Now they are telling the government to “buy back the domain name from the current owner or register the new domain name as http://www.protecttheking.go.th.”

PPT suggests that the self-proclaimed protectors of the monarchy – Panitan and Sathit – and not the lowly official should resign and enter the monkhood as penance for this heinous crime of losing a key element in the Abhisit government’s politically-charged fight against “traitors” and republicans.





Royalist fears

3 06 2009

The celebrations in 2006 for the 60th anniversary of the king’s reign saw royal power and pride reach a crescendo. The flood of royalist images, reverence and the publicity for the hugely lavish ceremonies seemed never ending and yellow – the king’s birth colour – was everywhere. Even the troops carrying out the coup later that year were decked out in yellow showing where they stood.

For royalists, these celebrations were a triumphal celebration of decades of hard work restoring the monarchy to its “rightful” position. The royalists’ work had begun as soon as the absolute monarchy was overthrown in 1932.

Before King Prajadhipok abdicated, they tried rebellions, assassinations and all kinds of political plots to regain, if not absolute power, then at least concessions from the People’s Party governments. After that they concentrated on regaining control of palace affairs while taking political opportunities as they arose.

But the real work began following General Sarit Thanarat’s coups in 1957 and 1958. With the backing of the military, the palace’s prestige was restored and the current king garnered considerable political power over his six decades on the throne.

How quickly things have changed.

Now royalists are warning that the monarchy is threatened.

More than at any time since the communist victories in Indochina, those who surround and advise the palace are frightened.

On 30 May, one of the king’s most loyal servants, Dr. Sumet Tantivejkul, who is Secretary-General of the king’s Chaipattana Foundation, made one of the most public statements of the royalist’s great fear.

Prachatai (1 June 2009: “‘Next month, they will do it again…”) has translated a report of Sumet’s speak on “Monarchy and Buddhism” at a workshop of the Project of Reconciliation for National Security and Buddhism that was originally published in Matichon which also includes a video clip of the talk.

Sumet is worried. He said that he recently visited Russia, where the communists overthrew the monarchy. Sumet claims: “Now the Russians are yearning for a king, missing Tsar Nicholas II, but, not knowing what to do, they have brought the ashes of Tsar Nicholas to be placed at the royal chapel, canonizing him a saint, which is too late as they have already destroyed what they now need the most.”

He urges Thais to think about their own king, who Sumet says is “much more than a saint…”. He’s been there for 60 years and his accomplishments are huge, “but we do not cherish what we have.” This failure is worrying for Sumej, who declares: “When the day comes, we will be sorry. I want you to think…”. He added: “It’s a pity. We have the ultimate guru and sage in our land, but we never listen [to him]. Instead, we listen to whom we shouldn’t. Someday we will be sorry. I can say just that. It’s not too late. Don’t be discouraged…”.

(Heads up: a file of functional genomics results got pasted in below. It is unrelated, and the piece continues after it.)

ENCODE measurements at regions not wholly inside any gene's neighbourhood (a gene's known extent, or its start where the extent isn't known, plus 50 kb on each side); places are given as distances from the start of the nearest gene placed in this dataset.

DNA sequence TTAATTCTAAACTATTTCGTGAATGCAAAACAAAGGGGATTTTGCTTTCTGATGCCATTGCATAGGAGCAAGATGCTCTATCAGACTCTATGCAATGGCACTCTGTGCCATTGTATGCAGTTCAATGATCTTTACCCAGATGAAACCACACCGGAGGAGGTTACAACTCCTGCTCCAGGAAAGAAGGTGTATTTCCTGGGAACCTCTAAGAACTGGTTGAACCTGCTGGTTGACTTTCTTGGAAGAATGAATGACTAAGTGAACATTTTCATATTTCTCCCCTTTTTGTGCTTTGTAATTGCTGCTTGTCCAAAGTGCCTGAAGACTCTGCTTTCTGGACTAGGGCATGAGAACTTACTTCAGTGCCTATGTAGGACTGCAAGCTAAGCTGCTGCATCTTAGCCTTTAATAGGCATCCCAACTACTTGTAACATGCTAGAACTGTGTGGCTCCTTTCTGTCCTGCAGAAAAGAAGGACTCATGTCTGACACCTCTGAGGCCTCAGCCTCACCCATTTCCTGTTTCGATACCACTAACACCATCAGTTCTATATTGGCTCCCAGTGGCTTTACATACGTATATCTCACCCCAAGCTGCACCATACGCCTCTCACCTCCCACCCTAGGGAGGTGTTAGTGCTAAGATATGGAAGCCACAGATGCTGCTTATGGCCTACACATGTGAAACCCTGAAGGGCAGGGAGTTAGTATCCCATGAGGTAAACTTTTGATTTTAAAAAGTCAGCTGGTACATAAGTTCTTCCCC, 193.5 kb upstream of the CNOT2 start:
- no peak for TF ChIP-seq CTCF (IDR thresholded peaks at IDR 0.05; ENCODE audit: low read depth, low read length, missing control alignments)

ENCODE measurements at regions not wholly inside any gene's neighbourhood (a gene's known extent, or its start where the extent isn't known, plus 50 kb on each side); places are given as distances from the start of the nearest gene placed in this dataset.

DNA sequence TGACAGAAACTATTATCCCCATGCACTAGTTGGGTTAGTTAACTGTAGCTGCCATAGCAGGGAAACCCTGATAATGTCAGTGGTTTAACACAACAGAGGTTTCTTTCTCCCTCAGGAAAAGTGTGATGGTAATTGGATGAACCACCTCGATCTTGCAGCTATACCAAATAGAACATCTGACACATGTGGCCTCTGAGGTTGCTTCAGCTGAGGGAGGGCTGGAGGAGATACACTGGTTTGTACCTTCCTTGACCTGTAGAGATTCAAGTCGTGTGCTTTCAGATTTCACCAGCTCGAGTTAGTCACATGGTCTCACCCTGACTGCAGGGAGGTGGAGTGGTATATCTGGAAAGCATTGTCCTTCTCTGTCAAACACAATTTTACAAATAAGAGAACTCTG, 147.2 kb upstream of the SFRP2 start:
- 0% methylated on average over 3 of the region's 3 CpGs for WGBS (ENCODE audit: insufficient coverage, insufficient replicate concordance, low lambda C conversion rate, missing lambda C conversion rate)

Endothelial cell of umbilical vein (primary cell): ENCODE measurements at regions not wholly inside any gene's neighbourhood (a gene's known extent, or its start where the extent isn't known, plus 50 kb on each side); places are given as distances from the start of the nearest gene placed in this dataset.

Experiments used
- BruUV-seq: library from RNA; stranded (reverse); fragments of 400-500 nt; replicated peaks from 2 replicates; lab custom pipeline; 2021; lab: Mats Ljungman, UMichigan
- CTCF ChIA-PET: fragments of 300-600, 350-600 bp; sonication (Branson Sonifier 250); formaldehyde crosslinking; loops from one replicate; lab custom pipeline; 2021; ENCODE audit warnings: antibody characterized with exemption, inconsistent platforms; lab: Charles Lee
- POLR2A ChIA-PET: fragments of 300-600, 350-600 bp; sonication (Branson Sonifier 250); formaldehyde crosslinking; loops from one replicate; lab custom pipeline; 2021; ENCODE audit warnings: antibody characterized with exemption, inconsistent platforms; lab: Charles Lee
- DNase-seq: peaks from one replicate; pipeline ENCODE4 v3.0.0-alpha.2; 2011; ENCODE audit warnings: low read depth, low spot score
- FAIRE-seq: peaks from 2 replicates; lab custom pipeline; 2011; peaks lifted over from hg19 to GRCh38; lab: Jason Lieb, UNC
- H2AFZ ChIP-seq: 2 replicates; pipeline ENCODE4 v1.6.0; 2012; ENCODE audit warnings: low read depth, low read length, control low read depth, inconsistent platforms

Why have Thais gone wrong and what can be done about it? Like the King, Sumet’s diagnosis is that, like good children, Thais need to listen more intently to the king’s sage and fatherly advice. If they do, they will be united and things will be better.

The king, is of course, not just wise and saintly, but practicing the kingly virtues, is never angry when things go wrong and his children mess things up: “His Majesty has never got angry. He sometimes probably was discontented, but never angry, because anger never makes things better.”

And here’s the main point. Sumej says that anger “makes a society as it is now. Next month, they will do it again. They’re not exhausted yet. So annoying!”

The red shirts have annoyed Sumet. The Songkhran Uprising has frightened him and other royalists. He does seem to acknowledge one of the red shirt demands: democracy. But, these foolish children are misguided, for the king has always been promoting democracy!

Taking a leaf out of PAD’s democracy book, Sumet observes: “HM’s goal is democracy, which everybody is now talking about without much understanding. They just understand that democracy means elections, but it is much deeper than that.”

So the palace is concerned that the calls for “real democracy” have considerable power and that it challenges to the palace’s (and PAD’s) ideas about Thai-style democracy as real democracy. More, like Russia, the whole ideological and political edifice may crumble and fall.

The royalists have good reason to be frightened. But, as Sumet says, it’s not too late for the royalists. The military and the bureaucracy are now back under control, and the old-fashioned ideological campaigns are back in full swing. Look at all the blue billboards around the country exhorting people to “protect the monarchy” – the same slogan on the blue shirts in Pattaya in April.